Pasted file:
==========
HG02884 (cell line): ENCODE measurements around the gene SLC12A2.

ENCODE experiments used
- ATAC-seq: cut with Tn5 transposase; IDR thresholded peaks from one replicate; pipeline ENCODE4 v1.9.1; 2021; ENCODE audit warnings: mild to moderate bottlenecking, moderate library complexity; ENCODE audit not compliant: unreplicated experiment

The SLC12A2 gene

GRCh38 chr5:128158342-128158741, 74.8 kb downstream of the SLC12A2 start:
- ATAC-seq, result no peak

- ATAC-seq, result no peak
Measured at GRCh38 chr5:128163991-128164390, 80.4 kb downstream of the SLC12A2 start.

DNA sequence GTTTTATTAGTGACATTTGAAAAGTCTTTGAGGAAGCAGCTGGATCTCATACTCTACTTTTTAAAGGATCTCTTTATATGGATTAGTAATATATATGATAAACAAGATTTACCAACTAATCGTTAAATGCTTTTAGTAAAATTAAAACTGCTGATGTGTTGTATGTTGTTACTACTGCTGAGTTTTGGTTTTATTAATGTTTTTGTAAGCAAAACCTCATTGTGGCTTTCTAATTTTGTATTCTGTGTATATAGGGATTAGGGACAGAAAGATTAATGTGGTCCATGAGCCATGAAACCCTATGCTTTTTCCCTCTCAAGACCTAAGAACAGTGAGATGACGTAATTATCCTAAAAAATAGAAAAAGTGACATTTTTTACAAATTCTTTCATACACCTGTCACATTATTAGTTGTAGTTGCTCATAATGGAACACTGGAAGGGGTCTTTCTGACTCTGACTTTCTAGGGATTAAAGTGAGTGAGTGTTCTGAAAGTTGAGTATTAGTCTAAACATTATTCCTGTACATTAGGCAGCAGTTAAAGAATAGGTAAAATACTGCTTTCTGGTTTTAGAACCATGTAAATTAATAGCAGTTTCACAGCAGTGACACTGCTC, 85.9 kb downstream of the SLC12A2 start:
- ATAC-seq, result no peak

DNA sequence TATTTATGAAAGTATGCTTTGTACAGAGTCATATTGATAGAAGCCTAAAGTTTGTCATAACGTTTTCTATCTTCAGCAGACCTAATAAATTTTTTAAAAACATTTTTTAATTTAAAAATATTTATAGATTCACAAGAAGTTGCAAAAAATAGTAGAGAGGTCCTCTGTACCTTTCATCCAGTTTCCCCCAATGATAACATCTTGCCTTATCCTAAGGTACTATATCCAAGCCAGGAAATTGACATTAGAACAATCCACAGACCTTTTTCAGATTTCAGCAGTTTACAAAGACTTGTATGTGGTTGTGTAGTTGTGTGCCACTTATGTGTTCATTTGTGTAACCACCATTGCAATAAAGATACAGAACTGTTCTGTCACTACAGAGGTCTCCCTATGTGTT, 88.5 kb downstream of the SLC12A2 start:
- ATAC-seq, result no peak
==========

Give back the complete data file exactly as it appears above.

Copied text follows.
HG02884 (cell line): ENCODE measurements around the gene SLC12A2.

ENCODE experiments used
- ATAC-seq: cut with Tn5 transposase; IDR thresholded peaks from one replicate; pipeline ENCODE4 v1.9.1; 2021; ENCODE audit warnings: mild to moderate bottlenecking, moderate library complexity; ENCODE audit not compliant: unreplicated experiment

The SLC12A2 gene

GRCh38 chr5:128158342-128158741, 74.8 kb downstream of the SLC12A2 start:
- ATAC-seq, result no peak

- ATAC-seq, result no peak
Measured at GRCh38 chr5:128163991-128164390, 80.4 kb downstream of the SLC12A2 start.

DNA sequence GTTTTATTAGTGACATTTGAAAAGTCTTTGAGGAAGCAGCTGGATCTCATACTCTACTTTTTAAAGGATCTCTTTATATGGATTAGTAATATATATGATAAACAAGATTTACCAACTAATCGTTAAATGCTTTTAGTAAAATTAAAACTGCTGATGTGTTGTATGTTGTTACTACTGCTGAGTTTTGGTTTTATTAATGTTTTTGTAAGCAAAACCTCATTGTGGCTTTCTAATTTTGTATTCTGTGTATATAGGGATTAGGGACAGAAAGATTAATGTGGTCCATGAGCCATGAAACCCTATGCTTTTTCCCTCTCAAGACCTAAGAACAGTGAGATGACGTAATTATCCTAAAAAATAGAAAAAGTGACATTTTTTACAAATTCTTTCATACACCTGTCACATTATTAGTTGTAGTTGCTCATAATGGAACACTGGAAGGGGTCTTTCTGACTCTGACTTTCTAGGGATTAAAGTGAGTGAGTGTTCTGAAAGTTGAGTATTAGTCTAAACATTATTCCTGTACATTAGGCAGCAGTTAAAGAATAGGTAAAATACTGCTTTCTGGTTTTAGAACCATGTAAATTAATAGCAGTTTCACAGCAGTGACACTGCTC, 85.9 kb downstream of the SLC12A2 start:
- ATAC-seq, result no peak

DNA sequence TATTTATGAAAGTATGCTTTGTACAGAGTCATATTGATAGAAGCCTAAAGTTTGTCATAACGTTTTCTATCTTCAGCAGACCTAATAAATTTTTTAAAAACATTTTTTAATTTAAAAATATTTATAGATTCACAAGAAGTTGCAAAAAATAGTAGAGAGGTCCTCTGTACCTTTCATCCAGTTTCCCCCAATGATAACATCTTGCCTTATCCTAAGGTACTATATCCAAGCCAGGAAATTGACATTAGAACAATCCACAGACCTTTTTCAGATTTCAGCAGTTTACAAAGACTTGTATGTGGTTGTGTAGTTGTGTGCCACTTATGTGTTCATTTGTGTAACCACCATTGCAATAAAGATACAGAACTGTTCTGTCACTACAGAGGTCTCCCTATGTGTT, 88.5 kb downstream of the SLC12A2 start:
- ATAC-seq, result no peak